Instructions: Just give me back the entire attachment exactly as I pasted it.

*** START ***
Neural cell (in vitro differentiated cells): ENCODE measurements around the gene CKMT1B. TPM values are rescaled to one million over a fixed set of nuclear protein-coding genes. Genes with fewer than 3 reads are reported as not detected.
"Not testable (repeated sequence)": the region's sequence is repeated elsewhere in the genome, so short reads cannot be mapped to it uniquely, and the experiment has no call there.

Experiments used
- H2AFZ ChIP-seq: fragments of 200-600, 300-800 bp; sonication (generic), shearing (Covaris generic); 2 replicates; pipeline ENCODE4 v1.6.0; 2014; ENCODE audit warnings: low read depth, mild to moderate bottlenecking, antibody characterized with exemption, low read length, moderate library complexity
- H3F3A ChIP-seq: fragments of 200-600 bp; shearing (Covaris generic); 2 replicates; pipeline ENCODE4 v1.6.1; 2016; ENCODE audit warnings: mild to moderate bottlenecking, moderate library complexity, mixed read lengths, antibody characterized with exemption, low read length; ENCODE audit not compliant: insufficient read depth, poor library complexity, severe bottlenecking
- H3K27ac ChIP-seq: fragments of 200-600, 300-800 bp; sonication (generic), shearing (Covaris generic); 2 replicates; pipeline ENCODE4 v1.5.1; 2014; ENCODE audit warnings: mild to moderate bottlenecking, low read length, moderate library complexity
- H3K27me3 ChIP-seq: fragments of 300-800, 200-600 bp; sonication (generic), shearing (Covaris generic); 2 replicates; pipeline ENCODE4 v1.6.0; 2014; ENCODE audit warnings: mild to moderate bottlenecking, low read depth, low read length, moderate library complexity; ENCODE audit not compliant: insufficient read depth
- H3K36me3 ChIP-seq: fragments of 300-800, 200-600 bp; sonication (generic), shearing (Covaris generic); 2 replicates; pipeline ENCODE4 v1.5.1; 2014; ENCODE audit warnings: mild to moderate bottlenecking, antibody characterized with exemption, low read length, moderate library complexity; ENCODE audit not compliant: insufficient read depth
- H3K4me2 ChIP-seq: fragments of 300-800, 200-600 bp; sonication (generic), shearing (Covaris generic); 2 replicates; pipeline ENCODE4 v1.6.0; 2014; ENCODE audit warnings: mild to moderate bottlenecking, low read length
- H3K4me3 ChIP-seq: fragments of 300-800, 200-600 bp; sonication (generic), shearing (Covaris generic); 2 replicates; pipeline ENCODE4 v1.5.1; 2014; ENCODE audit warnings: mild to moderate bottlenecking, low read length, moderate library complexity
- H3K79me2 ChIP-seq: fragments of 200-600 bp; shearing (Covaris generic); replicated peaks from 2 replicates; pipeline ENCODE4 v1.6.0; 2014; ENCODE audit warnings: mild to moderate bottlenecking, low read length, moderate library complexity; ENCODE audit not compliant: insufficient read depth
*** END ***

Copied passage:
Neural cell (in vitro differentiated cells): ENCODE measurements around the gene CKMT1B. TPM values are rescaled to one million over a fixed set of nuclear protein-coding genes. Genes with fewer than 3 reads are reported as not detected.
"Not testable (repeated sequence)": the region's sequence is repeated elsewhere in the genome, so short reads cannot be mapped to it uniquely, and the experiment has no call there.

Experiments used
- H2AFZ ChIP-seq: fragments of 200-600, 300-800 bp; sonication (generic), shearing (Covaris generic); 2 replicates; pipeline ENCODE4 v1.6.0; 2014; ENCODE audit warnings: low read depth, mild to moderate bottlenecking, antibody characterized with exemption, low read length, moderate library complexity
- H3F3A ChIP-seq: fragments of 200-600 bp; shearing (Covaris generic); 2 replicates; pipeline ENCODE4 v1.6.1; 2016; ENCODE audit warnings: mild to moderate bottlenecking, moderate library complexity, mixed read lengths, antibody characterized with exemption, low read length; ENCODE audit not compliant: insufficient read depth, poor library complexity, severe bottlenecking
- H3K27ac ChIP-seq: fragments of 200-600, 300-800 bp; sonication (generic), shearing (Covaris generic); 2 replicates; pipeline ENCODE4 v1.5.1; 2014; ENCODE audit warnings: mild to moderate bottlenecking, low read length, moderate library complexity
- H3K27me3 ChIP-seq: fragments of 300-800, 200-600 bp; sonication (generic), shearing (Covaris generic); 2 replicates; pipeline ENCODE4 v1.6.0; 2014; ENCODE audit warnings: mild to moderate bottlenecking, low read depth, low read length, moderate library complexity; ENCODE audit not compliant: insufficient read depth
- H3K36me3 ChIP-seq: fragments of 300-800, 200-600 bp; sonication (generic), shearing (Covaris generic); 2 replicates; pipeline ENCODE4 v1.5.1; 2014; ENCODE audit warnings: mild to moderate bottlenecking, antibody characterized with exemption, low read length, moderate library complexity; ENCODE audit not compliant: insufficient read depth
- H3K4me2 ChIP-seq: fragments of 300-800, 200-600 bp; sonication (generic), shearing (Covaris generic); 2 replicates; pipeline ENCODE4 v1.6.0; 2014; ENCODE audit warnings: mild to moderate bottlenecking, low read length
- H3K4me3 ChIP-seq: fragments of 300-800, 200-600 bp; sonication (generic), shearing (Covaris generic); 2 replicates; pipeline ENCODE4 v1.5.1; 2014; ENCODE audit warnings: mild to moderate bottlenecking, low read length, moderate library complexity
- H3K79me2 ChIP-seq: fragments of 200-600 bp; shearing (Covaris generic); replicated peaks from 2 replicates; pipeline ENCODE4 v1.6.0; 2014; ENCODE audit warnings: mild to moderate bottlenecking, low read length, moderate library complexity; ENCODE audit not compliant: insufficient read depth